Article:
The remains of the Francis Scott Key Bridge had not even been pulled from the water when the culture wars over its name began.

The bridge stood as a staple of the Baltimore skyline for 47 years until the Dali, a 984-foot-long cargo ship, rammed into it and sent it crashing into the Patapsco River. Constructed between 1972 and 1977, the continuous steel truss bridge only took 20 seconds to fall, posing a natural question about whether its namesake should fall with it.

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Through much work remains to rebuild the bridge, the conversation about its renaming came fast, in part because of the racial reckoning that came in 2020. During that time, American cities and towns removed 73 Confederate statues and renamed 200 memorials to recognize a more diverse array of important historical figures, according to the Southern Poverty Law Center.

Key, whose name and likeness adorn far more than the bridge near where he wrote the national anthem while confined aboard an American truce ship during the 1814 Battle of Baltimore, has not been spared. The Virginia Theological Seminary, which Key co-founded, has already stripped his name from a building and renamed it Bicentennial Hall.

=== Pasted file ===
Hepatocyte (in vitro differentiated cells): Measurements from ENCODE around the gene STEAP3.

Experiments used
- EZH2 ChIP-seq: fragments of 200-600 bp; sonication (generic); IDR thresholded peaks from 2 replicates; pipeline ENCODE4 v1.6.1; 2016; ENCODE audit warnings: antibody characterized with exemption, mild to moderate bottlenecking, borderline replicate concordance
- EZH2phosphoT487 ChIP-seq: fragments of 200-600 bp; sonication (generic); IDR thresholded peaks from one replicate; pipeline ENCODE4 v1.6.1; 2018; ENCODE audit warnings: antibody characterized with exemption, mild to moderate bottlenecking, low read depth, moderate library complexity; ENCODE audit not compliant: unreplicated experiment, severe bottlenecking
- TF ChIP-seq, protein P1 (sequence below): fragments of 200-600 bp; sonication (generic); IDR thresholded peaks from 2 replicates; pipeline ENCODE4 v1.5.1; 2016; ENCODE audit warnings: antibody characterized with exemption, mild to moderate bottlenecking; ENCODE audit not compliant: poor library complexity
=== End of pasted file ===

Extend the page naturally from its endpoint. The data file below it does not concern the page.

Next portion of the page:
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Social media is full of ideas

One X user wrote, “The Henrietta Lacks Bridge has a nice ring to it. Plus it’s located about 4 minutes from her house!” Lacks was an African American woman whose cancer cells gave rise to untold medical discoveries across the globe.

Maryland Sen. Jill Carter, a Baltimore Democrat, replied and offered up her father’s name among a pool of suggestions.

The Domino Sugar Factory, with the Francis Scott Key Bridge in the background, is seen on Thursday, March 14, 2024.
View of the Domino Sugar Factory, with the Francis Scott Key Bridge in the background, on Thursday, March 14, 2024. (Kylie Cooper/The Baltimore Banner)

On Reddit, ideas like “The Spare Key” were deemed a winner. Others like “The Patapsco Gateway Memorial Bridge,” were called simple enough, without wading into the controversies of naming it after a person or replacing what has been lost. There’s more to Baltimore than just ‘The Wire,” but the timeless television show still made its way into the conversation when another user suggested naming it the “Frank Sobotka Memorial Bridge,” after a fictional character who appears in a scene with the bridge in the background.